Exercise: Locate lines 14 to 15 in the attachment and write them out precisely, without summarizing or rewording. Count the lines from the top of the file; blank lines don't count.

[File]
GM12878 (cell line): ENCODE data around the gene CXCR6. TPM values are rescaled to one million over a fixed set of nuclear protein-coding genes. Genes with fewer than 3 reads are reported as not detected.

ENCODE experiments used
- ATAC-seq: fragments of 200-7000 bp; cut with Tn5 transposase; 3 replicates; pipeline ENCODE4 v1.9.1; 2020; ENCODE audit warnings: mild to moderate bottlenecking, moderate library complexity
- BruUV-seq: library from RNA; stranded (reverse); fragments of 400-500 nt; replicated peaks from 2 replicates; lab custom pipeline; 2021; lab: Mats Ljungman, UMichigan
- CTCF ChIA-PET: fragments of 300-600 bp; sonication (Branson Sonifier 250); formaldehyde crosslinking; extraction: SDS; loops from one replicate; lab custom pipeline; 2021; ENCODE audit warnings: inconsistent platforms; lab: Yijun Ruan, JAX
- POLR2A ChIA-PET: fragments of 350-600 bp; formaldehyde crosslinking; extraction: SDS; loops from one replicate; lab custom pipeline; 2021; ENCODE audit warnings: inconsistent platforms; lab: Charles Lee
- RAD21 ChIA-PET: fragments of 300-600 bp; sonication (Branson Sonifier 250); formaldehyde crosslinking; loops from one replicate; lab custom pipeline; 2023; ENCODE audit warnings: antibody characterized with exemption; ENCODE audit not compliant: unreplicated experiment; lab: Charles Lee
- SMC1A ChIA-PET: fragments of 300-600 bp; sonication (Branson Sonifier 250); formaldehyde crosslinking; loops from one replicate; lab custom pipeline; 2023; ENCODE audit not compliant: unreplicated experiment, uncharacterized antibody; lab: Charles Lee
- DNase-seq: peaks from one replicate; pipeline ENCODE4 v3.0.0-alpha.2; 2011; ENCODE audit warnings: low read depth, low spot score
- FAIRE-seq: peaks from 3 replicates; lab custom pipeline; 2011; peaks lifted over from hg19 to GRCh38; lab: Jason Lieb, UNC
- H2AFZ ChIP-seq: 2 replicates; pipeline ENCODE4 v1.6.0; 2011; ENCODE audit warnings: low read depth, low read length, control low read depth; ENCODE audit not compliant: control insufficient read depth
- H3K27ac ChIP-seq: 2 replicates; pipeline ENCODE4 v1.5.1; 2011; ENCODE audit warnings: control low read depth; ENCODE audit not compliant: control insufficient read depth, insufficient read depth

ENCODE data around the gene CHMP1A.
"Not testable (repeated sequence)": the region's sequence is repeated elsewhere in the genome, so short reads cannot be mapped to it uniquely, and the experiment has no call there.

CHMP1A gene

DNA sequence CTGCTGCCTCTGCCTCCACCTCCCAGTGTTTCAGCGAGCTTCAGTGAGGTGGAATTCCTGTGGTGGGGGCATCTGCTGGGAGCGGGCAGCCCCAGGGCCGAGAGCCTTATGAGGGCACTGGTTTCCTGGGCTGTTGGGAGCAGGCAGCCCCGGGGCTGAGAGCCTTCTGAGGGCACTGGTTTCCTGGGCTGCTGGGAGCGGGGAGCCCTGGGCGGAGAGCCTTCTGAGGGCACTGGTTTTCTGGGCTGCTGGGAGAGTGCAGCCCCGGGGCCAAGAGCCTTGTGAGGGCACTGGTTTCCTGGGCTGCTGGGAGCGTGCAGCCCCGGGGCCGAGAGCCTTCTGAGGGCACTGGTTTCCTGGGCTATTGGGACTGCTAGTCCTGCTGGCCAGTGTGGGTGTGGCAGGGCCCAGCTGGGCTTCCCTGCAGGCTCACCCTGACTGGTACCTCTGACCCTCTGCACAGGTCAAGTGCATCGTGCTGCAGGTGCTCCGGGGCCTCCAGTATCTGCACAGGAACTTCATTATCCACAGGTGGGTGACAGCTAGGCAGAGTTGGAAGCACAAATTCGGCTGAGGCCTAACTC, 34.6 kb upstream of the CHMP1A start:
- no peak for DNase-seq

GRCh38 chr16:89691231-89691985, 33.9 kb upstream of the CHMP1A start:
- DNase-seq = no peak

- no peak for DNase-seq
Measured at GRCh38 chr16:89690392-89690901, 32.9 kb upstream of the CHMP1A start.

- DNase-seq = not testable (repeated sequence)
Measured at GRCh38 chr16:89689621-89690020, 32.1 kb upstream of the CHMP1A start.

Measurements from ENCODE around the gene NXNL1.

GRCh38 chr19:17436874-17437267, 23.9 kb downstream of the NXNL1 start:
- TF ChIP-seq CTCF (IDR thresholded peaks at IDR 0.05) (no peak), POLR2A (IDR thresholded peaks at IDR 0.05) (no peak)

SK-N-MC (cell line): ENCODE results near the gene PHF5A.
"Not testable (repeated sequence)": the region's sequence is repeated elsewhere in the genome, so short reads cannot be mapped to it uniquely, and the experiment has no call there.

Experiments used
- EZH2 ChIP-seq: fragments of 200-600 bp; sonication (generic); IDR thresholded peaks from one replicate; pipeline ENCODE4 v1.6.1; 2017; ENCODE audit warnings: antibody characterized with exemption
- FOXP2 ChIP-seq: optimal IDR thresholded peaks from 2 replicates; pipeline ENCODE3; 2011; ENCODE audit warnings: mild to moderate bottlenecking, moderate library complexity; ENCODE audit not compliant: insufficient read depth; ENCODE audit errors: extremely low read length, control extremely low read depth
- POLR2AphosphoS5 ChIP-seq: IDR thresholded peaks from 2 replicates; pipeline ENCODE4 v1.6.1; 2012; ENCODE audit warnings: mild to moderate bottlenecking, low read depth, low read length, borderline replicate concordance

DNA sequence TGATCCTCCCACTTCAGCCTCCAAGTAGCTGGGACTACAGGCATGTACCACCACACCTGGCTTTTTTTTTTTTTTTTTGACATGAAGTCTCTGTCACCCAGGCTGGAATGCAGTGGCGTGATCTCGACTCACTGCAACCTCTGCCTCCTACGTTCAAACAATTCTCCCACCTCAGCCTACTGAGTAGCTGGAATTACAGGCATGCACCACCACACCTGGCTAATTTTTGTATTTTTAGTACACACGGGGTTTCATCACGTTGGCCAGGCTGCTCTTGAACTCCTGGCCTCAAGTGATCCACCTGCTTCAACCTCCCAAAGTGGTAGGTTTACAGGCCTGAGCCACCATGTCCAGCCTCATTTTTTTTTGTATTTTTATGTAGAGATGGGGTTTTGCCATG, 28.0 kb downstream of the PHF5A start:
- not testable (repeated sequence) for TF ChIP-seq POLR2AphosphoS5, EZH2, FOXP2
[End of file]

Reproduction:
"Not testable (repeated sequence)": the region's sequence is repeated elsewhere in the genome, so short reads cannot be mapped to it uniquely, and the experiment has no call there.

CHMP1A gene